Gluten-free waffles? You becha’. Toasty, delicious, and good for you too, here’s a must-try recipe for Oatmeal Flax Waffles that will make your weekend.
Waffles are for weekends. Long lazy mornings that involve sleeping in and putzing around in your favourite bathrobe. These are the days waffles are made for! This recipe is for those living gluten-free or looking for something different on their morning menu.
To make Oatmeal Flax Waffles you’ll need oat flour, which you can easily make at home with your food processor. Simply add the required amount of oatmeal (or steel-cut oats) to the food processor, pulse it four or five times, then let it run for about three to four minutes until the oats are pulverized into a coarse flour.
Many toast their oats first. I don’t, because I want all that soft oat germ to soak up the liquid in the recipe and swell. It also gives the end product a smoother mouth-feel in my opinion. But suit yourself.
Flax, Nature’s Nutritional Powerhouse
I don’t recommend the same application for grinding flax. Flax is a small, flat, fatty seed and it’s hard to grind this way. I usually buy it ground, but if you have to grind your flax, try a (clean) coffee grinder. That’s probably your best bet.
If you’re gluten-free then I shouldn’t have to tell you to be sure to buy gluten-free oats. Yes, oats are gluten-free but grains are often milled with, or grown next to other grains, leaving trace elements in the mix. So if you’re avoiding gluten, be sure to check your oats for cross-contamination and buy the certified gluten-free variety.
Easy Does It
The one issue you may have with this recipe is removing the waffles from the waffle iron. Because they lack all those stretchy gluten protein strands, Oatmeal Flax Waffles are soft and malleable rather than crisp and firm. I recommend easing them out with a spatula or similar kitchen utensil until they’re free from the iron and ready to plate.
You’ll love the nutty, warm taste of these waffles, and without all that gluten they’re lighter and don’t weigh you down like their flour-filled cousins. A grain alternative for your breakfast menu. And for those that want to take this one step further, I’ve even added notes for vegan alternatives (‘cuz that’s how I roll).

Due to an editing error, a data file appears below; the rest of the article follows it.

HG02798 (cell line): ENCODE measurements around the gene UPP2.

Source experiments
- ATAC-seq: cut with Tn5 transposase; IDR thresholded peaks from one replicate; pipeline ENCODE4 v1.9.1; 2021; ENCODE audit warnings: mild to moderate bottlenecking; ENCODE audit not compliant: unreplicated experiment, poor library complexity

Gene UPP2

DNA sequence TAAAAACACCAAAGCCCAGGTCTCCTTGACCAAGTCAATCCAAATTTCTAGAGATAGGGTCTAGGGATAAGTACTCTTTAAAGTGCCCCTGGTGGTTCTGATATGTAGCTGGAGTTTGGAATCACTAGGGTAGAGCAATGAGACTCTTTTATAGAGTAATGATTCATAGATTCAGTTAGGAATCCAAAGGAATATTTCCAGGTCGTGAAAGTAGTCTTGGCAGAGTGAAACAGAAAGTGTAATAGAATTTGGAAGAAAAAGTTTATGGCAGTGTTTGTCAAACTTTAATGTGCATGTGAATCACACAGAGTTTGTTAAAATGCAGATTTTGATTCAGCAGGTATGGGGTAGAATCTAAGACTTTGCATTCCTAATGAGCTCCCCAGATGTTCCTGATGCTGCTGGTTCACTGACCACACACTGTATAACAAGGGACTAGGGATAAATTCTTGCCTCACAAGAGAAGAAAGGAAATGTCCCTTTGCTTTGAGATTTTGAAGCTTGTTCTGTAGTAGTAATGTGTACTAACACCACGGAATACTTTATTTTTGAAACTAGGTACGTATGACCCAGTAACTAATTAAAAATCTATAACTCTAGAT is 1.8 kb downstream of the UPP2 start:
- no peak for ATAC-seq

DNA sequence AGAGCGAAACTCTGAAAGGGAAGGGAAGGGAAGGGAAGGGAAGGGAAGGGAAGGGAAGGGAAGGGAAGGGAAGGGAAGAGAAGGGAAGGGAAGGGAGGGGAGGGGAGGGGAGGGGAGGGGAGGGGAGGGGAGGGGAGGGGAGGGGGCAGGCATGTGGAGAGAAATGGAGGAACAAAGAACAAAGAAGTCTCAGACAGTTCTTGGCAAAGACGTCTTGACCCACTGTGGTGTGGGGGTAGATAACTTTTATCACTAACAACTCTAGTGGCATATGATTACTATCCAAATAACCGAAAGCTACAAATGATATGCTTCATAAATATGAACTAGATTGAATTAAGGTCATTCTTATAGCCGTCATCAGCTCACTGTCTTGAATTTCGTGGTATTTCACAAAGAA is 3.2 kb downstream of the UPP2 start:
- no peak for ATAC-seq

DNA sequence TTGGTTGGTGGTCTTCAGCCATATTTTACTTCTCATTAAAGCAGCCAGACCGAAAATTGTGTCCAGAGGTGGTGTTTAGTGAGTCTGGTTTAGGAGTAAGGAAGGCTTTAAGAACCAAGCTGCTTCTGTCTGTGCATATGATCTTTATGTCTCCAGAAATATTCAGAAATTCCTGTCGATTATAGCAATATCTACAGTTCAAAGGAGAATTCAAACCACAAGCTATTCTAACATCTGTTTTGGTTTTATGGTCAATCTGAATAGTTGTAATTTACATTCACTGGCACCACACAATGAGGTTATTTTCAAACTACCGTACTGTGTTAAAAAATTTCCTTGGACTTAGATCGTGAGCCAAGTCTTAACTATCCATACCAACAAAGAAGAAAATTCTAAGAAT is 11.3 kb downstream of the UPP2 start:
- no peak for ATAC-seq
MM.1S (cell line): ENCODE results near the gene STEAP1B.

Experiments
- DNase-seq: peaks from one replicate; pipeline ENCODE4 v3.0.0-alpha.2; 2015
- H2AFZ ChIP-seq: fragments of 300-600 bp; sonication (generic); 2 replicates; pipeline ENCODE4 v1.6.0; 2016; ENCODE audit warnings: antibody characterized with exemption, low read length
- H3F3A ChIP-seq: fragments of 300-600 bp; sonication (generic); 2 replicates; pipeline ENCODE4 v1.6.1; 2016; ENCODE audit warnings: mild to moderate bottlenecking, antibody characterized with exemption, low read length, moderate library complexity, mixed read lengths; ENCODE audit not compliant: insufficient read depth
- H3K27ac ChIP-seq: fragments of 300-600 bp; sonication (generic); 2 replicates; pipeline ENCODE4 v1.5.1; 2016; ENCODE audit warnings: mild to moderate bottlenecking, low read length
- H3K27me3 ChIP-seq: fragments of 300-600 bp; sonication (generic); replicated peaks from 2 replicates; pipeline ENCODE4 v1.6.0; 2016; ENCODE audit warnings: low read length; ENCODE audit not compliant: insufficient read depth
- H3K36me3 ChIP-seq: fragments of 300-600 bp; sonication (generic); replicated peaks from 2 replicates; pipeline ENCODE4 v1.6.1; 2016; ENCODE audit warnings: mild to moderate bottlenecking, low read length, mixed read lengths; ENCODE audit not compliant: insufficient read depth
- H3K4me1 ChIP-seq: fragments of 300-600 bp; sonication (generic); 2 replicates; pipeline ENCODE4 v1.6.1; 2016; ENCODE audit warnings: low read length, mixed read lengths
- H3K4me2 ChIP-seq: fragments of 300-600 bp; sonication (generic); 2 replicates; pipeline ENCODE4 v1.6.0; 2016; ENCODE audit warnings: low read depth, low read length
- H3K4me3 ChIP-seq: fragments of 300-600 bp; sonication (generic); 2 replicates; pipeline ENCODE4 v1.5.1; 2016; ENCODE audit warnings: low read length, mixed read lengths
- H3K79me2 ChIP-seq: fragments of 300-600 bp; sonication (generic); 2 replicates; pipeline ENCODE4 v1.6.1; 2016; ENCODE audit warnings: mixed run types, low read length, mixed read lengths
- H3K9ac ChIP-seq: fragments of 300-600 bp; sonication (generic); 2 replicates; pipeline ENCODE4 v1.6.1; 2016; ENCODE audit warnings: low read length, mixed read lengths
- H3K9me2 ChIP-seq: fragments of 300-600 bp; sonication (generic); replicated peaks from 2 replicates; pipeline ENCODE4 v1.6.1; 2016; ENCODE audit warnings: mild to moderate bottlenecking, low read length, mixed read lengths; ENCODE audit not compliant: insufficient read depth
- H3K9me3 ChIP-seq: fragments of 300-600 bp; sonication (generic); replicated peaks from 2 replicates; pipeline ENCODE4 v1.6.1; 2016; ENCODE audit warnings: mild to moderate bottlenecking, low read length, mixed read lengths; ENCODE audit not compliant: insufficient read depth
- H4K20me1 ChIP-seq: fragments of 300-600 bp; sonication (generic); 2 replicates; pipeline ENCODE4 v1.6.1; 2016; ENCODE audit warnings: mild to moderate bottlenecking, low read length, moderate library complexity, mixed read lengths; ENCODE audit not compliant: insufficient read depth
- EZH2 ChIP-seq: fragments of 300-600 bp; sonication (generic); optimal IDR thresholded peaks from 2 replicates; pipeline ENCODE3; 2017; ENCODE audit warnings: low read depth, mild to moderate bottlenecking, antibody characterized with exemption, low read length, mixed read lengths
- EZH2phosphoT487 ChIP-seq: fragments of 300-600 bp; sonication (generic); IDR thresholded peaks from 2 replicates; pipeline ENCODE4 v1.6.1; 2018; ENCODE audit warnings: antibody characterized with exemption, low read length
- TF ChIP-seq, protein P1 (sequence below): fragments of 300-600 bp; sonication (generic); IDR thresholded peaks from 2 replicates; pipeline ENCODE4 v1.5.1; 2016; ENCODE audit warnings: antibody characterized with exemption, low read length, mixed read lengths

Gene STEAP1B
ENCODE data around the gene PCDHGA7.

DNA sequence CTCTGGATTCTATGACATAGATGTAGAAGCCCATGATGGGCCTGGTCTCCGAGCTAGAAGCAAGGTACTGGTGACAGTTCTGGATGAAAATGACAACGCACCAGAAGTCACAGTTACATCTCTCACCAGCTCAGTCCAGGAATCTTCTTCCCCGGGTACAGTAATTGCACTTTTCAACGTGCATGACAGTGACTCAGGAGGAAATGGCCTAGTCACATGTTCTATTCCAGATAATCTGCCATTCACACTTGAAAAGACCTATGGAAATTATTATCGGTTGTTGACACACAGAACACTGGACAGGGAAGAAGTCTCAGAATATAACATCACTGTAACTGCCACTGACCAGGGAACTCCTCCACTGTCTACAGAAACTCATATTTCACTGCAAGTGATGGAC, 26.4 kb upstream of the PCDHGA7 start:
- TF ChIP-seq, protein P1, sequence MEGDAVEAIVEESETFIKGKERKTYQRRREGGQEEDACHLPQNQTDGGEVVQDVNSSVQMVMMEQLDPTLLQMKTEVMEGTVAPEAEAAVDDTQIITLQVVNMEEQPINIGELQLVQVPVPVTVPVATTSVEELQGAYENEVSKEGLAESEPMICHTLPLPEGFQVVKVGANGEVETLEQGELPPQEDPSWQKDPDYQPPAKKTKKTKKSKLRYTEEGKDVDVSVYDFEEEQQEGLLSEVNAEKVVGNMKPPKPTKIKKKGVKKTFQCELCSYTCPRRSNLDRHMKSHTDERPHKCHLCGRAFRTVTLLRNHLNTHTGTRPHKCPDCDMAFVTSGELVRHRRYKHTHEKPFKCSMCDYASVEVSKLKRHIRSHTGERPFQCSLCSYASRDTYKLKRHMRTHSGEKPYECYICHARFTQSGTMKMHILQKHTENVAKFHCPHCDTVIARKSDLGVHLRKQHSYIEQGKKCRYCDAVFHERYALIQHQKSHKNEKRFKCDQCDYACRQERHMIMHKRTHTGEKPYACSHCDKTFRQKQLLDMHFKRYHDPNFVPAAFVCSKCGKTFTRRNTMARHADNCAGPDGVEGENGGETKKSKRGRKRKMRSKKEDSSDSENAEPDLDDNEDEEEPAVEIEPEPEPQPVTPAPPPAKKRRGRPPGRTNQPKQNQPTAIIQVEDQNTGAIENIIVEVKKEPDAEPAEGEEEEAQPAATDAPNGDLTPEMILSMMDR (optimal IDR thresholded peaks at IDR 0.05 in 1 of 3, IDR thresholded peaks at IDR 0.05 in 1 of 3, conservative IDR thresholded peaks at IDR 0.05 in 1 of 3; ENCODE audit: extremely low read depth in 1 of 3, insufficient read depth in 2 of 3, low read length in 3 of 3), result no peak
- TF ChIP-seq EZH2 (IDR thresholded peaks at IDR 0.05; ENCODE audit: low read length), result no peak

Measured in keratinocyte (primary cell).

Combine dry ingredients, oat flour, baking powder, and salt, in a large bowl and whisk to remove any lumps. In a second bowl, whisk wet ingredients: buttermilk, melted butter, eggs, honey, and vanilla.
Add wet ingredients to the dry ingredients and fold together until just mixed, but lumpy. Rest better for about 10 minutes while the oat flour soaks up some of that moisture. Preheat waffle iron.
Batter will rise, stir batter quickly, just once or twice to knock it down to a more liquid state. Spray waffle iron with non-stick spray. Ladle batter onto hot waffle iron, to fill the center cavity, but not overflow, then close the lid. (Gypsy Note: Every waffle iron is different, I know my waffles are done when they stop steaming. My waffle maker has a little green light indicator that tells me when it thinks they’re done. It’s not always right. I look for even golden colour and crisp, firm waffle divots.)
When done, transfer to a cooling rack or baking sheet. Repeat the process until you’ve used up all your batter.
Gypsy Tip: If you stack waffles on top of each other to hold for later, they get soggy and even more limp and hard to handle. In my days at The Dragonfly Inn, I would transfer waffles on a parchment-lined baking sheet and hold them in a 220°F (105°C) oven until I was ready to plate. You can also cool & freeze leftovers. Pop them into a toaster, on medium-low, for fresh, tasty gluten-free waffles any ol’ time!
Cooking in her home kitchen just outside Ottawa, Canada; Cori Horton is a food photographer and recipe blogger. A Cordon Bleu-trained Chef, Cori spent five years as the owner of Nova Scotia's Dragonfly Inn and has been sharing all things delicious - right here - since 2010.